“We can’t keep people in this prison”: The Middlesex Mental Health Story Part 1

 

The building is carefully placed next to the police barracks, tucked away between Route 2 and the Interstate. The Red Hen Bakery is less than a half mile down the road. A high chain link fence with barbed wire strung across the top encloses the courtyard.  

This is the Middlesex Therapeutic Community Residence, a mental health facility run by the State of Vermont with seven beds, holding mostly schizophrenic patients.  The facility was built in the aftermath of Hurricane Irene in 2012, when the Vermont State Hospital was flooded.

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Christine Oliver was Commissioner of the Department of Mental Health during Irene.  She was home when she received the phone calls from staff at the Vermont State Hospital in Waterbury.

“‘We’re flooding. We’re moving residents up to the second level,’” they told her, frantic. “‘Now the power’s out and the alarms are going off incessantly.’”

“We had 50 people who are really by definition the most difficult people to serve and the most ill,” Oliver said. “We put calls out to everyone we had ever dealt with — who could you take?”

As a result the 50 patients were dispersed among various facilities around Vermont, “We first started out with a white board in the conference room with every person’s name and kind of what they needed,” she said.

Some patients went to the UVM Medical center, some to the Brattleboro Retreat and some to the Springfield Correctional Facility.

Nick Nichols, Policy Director for the Department of Mental Health, was involved in the tough decision making.

“Very early on we realized we can’t keep people in this prison,” he said, speaking of the decision to put some patients in the Correctional Facility. “It was just a really bad environment for them to be in.”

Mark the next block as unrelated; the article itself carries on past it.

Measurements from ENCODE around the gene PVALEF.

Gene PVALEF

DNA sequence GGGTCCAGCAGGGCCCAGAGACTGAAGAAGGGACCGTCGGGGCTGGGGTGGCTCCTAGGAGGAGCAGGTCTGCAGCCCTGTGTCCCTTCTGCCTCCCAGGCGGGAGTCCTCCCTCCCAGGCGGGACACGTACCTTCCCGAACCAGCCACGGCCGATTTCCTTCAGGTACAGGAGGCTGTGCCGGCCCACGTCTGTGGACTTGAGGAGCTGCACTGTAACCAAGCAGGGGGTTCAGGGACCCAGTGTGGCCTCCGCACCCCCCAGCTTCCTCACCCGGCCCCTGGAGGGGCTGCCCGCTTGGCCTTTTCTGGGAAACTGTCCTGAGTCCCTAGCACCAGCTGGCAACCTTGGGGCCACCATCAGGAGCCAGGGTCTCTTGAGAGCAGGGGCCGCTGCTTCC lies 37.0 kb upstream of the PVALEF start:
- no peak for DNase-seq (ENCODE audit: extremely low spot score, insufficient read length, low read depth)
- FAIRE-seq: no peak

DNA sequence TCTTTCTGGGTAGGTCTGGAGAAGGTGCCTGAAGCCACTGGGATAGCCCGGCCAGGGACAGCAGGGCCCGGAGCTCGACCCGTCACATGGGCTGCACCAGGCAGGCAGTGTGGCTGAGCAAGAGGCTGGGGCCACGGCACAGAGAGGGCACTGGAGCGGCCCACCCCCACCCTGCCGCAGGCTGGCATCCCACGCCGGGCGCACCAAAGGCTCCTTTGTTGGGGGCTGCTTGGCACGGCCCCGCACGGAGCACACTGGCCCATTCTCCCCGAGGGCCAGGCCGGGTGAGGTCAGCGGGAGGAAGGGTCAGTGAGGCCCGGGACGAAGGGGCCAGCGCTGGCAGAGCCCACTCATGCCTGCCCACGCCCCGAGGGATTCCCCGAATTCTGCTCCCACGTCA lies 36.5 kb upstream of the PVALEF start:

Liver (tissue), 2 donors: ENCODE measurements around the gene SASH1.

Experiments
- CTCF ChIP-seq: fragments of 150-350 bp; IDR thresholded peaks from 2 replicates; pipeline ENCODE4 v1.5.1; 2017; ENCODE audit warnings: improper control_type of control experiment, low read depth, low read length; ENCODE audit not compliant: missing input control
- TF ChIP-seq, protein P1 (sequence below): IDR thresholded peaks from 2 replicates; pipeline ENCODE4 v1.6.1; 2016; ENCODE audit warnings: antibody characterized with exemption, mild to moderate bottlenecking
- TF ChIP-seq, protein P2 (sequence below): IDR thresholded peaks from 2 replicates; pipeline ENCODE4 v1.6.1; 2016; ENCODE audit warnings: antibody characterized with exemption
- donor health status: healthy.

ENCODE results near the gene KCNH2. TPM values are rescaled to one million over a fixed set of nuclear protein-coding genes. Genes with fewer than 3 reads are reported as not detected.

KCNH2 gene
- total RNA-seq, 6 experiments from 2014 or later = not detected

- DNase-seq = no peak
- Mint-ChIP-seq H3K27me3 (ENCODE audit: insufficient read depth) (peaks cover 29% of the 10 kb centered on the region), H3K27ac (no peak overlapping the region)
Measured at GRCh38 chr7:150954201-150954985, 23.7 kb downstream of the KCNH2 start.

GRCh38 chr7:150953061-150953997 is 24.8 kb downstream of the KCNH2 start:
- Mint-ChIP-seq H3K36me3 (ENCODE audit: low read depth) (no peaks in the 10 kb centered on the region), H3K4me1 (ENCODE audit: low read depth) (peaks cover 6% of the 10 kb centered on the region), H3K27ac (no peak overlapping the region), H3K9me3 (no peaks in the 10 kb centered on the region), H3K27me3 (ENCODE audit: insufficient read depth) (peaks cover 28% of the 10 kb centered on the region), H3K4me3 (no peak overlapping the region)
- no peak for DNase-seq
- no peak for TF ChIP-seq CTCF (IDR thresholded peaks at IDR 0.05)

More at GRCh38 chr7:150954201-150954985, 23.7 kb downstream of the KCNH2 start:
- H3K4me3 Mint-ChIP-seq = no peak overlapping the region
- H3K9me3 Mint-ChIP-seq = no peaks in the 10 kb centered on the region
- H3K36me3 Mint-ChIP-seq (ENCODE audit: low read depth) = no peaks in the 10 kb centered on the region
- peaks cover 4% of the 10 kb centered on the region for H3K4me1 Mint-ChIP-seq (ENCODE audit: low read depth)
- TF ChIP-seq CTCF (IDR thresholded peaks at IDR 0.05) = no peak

The Middlesex Therapeutic Residence was built for these patients.

“This temporary facility allowed people to be in a residential setting, get a lot of support and be secure,” Nichols said.

Although the facility was scheduled to close on January 1st, 2018, the Vermont Agency of Human Services and the Department of Mental Health have sent a letter to the town asking for the deadline to be pushed to January 1st, 2020.

The Middlesex Facility is just one part of the larger mental crisis in Vermont.

“The big issue we’ve had is coming up with enough funding to build a permanent one,” Nichols said.

The lack of funding contributes to a shortage of suitable space to house and treat people with Mental illness.

“After the flood and probably still today, people are stuck in the emergency room with nowhere to go for days” Oliver said. “They often end up in a criminal situation which is one of the biggest fundamental problems.”

Is the facility here to stay?

How is it determined when a patient needs to go to the Middlesex Therapeutic Residence?

This is the first of a three part series. In the next piece, we’ll experience the day in the life of a patient at Middlesex.